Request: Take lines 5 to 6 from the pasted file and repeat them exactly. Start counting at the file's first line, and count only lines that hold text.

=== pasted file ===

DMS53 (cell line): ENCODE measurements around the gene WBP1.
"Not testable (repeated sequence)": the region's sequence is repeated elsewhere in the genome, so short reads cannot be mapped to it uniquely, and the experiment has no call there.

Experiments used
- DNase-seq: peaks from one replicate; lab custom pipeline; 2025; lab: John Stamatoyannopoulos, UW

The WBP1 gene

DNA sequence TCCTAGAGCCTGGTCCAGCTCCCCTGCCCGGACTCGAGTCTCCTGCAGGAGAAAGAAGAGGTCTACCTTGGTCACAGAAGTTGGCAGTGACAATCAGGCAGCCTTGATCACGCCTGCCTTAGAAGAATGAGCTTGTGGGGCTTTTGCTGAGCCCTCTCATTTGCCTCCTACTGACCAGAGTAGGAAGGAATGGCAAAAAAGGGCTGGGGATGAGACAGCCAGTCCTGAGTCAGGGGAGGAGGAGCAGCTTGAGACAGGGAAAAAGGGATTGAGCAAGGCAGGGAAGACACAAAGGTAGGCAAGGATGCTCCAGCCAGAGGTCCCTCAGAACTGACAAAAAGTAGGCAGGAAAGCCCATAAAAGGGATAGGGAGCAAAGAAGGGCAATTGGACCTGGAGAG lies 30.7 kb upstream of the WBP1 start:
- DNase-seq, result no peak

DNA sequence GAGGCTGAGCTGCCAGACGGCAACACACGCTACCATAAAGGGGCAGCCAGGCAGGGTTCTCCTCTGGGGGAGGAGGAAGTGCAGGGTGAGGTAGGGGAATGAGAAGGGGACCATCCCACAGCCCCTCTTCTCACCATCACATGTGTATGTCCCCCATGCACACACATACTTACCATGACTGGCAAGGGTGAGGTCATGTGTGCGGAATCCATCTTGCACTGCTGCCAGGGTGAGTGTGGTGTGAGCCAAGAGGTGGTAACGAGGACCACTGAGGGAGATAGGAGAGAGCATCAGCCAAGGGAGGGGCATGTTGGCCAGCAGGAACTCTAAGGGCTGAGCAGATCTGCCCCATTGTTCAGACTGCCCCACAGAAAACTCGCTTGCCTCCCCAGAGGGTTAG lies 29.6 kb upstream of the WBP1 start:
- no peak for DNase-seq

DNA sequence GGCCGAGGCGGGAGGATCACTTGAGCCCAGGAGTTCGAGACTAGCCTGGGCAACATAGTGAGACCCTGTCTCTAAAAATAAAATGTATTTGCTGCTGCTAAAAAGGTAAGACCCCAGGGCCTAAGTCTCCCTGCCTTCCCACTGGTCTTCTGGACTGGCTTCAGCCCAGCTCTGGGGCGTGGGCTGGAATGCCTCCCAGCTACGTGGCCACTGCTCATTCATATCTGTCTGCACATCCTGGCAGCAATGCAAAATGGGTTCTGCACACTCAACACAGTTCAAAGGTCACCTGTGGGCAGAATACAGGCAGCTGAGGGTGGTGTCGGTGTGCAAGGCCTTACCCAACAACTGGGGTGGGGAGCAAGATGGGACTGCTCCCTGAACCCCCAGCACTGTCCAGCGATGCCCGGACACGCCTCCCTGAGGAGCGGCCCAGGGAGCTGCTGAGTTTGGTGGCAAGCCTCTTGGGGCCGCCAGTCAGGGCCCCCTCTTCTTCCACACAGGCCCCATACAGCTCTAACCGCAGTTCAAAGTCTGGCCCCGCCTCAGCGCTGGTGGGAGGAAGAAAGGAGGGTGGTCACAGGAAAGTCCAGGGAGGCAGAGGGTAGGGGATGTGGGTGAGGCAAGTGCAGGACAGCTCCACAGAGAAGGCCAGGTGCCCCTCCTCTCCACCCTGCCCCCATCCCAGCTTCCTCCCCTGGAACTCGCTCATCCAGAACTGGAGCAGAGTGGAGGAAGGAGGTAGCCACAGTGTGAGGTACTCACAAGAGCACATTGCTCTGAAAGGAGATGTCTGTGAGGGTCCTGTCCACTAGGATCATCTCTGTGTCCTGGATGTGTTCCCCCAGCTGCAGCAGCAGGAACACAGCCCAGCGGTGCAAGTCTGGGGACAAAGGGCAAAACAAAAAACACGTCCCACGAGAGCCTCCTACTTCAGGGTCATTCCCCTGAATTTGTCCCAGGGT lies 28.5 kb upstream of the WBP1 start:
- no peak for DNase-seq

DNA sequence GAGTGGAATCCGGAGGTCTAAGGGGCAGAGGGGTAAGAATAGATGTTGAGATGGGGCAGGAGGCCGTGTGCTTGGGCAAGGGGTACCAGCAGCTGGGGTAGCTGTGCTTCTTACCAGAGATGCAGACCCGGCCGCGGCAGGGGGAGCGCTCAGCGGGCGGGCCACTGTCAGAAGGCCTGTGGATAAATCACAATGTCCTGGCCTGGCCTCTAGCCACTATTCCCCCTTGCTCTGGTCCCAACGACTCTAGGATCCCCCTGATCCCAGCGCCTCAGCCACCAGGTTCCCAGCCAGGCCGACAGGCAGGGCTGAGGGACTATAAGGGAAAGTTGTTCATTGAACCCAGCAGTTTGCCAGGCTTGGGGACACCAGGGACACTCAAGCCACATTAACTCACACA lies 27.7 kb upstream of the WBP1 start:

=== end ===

The WBP1 gene

DNA sequence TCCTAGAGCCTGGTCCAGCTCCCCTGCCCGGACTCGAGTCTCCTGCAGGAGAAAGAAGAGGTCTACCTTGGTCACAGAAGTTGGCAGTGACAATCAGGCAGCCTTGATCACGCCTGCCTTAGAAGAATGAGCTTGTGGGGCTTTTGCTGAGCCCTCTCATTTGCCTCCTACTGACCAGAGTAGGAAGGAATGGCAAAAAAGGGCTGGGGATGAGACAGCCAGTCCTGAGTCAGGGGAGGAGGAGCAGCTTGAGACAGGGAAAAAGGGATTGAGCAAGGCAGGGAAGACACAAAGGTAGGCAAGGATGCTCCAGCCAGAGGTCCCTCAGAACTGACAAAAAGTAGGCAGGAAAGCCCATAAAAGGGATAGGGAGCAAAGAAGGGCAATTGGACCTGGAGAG lies 30.7 kb upstream of the WBP1 start: